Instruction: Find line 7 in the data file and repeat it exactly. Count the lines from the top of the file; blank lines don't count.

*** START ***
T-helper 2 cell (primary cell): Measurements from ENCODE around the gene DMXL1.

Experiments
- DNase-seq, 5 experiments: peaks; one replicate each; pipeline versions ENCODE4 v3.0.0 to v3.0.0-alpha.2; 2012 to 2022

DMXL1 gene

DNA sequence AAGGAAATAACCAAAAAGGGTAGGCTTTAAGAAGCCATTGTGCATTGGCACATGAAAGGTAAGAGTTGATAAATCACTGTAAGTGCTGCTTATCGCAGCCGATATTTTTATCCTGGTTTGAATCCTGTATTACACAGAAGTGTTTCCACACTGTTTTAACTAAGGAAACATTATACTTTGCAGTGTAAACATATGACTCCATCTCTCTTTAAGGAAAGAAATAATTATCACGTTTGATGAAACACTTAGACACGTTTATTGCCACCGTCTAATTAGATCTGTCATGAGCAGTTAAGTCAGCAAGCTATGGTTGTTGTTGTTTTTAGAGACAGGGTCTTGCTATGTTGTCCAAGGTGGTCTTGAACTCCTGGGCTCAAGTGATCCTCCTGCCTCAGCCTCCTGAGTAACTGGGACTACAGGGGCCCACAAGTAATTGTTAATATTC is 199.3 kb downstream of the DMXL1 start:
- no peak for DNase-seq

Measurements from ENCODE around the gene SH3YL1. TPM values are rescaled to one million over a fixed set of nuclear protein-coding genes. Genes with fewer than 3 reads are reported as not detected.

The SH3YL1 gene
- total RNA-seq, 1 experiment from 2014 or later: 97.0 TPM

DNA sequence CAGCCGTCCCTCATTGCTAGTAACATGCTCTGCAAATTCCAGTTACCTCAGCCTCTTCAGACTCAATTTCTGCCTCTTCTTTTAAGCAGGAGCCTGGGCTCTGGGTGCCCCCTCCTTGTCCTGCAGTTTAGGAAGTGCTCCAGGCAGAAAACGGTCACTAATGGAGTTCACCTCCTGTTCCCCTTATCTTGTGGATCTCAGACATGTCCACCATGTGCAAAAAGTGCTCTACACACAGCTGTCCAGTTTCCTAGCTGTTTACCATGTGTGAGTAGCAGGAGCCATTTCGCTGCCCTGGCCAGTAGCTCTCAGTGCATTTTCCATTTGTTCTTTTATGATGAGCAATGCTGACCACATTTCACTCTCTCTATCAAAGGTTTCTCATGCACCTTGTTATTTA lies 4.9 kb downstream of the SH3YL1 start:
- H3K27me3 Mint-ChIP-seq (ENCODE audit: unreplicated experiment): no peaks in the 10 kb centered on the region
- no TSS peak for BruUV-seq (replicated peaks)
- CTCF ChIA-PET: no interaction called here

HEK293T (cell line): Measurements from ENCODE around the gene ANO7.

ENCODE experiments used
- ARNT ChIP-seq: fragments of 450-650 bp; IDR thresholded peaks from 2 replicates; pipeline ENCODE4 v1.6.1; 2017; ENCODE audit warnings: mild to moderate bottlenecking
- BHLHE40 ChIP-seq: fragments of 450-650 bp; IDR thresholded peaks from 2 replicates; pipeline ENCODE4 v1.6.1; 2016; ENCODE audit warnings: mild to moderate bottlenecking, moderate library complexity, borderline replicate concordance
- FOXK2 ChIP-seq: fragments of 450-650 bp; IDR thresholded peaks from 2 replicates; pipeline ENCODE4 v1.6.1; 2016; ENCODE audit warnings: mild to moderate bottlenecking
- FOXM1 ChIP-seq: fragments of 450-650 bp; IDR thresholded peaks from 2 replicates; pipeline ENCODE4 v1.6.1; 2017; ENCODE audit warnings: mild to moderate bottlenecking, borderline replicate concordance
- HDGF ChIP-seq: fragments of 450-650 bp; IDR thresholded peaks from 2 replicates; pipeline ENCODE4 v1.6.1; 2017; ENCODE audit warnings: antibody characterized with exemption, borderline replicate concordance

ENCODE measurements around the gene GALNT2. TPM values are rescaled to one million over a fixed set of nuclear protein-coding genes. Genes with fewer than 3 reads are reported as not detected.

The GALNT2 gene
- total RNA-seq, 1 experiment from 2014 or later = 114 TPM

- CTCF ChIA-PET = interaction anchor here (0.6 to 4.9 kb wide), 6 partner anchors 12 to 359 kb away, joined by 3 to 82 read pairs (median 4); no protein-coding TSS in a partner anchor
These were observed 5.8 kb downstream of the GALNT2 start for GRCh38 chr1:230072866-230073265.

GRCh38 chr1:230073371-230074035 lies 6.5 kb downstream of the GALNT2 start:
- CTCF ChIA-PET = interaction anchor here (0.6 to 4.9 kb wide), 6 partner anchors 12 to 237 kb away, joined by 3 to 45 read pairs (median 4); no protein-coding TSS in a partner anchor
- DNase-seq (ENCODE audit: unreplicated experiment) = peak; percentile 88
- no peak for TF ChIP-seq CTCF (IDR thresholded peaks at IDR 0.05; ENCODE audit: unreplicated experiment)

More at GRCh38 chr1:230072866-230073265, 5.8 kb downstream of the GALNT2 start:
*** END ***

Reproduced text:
Measurements from ENCODE around the gene SH3YL1. TPM values are rescaled to one million over a fixed set of nuclear protein-coding genes. Genes with fewer than 3 reads are reported as not detected.